Essex, England, a Benedictine nunnery dedicated to Our Lady and St. Ethelburga, was founded by St. ercon wald, Bishop of London, c. 677; his sister ethelburga was its first abbess. It was burnt by the Danes in 870 and restored by King edgar. The abbey numbered among its abbesses St. hildelide (d. 717?), to whom aldhelm addressed his De virginitate, and Mary, the sister of Thomas becket. The shrine of St. Ethelburga was a center of pilgrimage in medieval England. Tradition says that william i resided at Barking after his coronation until the Tower of London was built. Dame Dorothy Barley surrendered the house to Henry VIII, Nov. 14, 1539. Of this once magnificent abbey, nothing now remains.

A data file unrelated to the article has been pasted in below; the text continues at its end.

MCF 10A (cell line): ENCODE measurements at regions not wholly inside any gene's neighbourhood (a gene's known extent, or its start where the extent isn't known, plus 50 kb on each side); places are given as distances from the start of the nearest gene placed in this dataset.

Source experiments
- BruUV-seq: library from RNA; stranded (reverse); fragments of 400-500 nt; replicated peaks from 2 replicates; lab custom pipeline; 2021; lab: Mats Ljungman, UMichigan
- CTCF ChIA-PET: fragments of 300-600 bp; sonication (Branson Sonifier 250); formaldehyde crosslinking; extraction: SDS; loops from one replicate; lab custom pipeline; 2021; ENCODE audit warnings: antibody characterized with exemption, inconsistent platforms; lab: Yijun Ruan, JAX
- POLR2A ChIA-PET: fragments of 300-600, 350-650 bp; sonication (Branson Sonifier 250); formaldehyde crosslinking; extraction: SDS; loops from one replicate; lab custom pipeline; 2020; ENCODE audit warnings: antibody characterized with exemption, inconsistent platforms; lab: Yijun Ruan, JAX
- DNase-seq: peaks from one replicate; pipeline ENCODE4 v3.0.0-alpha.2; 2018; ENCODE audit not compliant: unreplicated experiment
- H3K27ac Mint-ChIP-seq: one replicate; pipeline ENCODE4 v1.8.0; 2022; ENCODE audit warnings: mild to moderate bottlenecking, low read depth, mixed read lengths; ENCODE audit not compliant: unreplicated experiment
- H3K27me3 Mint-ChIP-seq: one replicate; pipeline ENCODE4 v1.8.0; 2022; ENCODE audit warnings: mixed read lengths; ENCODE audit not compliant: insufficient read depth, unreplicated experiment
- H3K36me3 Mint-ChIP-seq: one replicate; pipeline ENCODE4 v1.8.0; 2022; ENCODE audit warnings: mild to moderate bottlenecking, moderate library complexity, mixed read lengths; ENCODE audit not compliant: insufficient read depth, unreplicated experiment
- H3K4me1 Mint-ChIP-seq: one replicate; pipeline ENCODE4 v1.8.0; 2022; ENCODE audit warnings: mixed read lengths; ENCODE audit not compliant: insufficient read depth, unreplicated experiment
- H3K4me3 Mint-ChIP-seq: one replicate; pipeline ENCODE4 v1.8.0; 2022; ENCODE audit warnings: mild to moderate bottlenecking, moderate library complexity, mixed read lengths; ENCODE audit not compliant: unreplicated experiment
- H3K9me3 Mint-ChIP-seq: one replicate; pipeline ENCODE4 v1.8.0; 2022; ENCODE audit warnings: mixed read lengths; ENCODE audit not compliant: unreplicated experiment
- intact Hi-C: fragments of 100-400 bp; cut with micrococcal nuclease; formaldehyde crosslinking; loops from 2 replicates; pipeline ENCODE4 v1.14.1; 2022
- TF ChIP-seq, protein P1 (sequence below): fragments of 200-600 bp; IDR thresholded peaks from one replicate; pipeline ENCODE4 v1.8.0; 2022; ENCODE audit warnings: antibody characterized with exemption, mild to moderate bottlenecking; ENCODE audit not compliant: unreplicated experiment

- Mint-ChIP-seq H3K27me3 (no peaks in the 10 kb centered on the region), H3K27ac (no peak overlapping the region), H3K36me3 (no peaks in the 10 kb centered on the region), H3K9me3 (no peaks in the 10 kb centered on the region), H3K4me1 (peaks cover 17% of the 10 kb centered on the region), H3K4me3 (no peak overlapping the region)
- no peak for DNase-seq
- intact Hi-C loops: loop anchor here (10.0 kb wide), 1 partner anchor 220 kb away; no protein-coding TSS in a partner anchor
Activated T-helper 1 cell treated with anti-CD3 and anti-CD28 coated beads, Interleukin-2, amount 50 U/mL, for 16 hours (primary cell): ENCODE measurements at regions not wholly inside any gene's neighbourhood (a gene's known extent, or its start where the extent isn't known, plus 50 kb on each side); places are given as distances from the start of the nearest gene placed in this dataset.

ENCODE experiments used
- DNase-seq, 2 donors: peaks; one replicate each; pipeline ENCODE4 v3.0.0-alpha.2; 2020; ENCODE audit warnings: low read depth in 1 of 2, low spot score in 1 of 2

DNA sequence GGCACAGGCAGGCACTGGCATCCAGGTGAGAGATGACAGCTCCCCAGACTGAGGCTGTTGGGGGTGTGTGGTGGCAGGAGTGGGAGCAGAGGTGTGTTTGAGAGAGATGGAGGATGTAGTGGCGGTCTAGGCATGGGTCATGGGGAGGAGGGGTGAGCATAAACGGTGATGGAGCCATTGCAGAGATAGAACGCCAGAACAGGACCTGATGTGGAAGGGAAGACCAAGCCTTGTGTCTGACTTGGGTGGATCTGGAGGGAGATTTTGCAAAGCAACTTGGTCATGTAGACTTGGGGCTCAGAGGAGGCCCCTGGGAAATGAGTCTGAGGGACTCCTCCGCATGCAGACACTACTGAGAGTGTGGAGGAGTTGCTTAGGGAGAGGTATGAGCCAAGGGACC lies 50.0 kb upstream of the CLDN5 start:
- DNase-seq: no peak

Bibliography: w. dugdale, Monasticon Anglicanum (London 1655–73); best ed. by j. caley et al., 6 v. (1817–30) 1:435–446. j. b. l. tolhurst, ed., The Ordinale and Customary of the Benedictine Nuns of Barking Abbey, 2 v. (Henry Bradshaw Society 65,66; London 1927–28). l. h. cottineau, Répertoire topobibliographique des abbayes et prieurés, 2 v. (Mâcon 1935–39) 1:266. d. knowles and r. n. hadcock, Medieval Religious Houses: England and Wales (New York 1953) 210.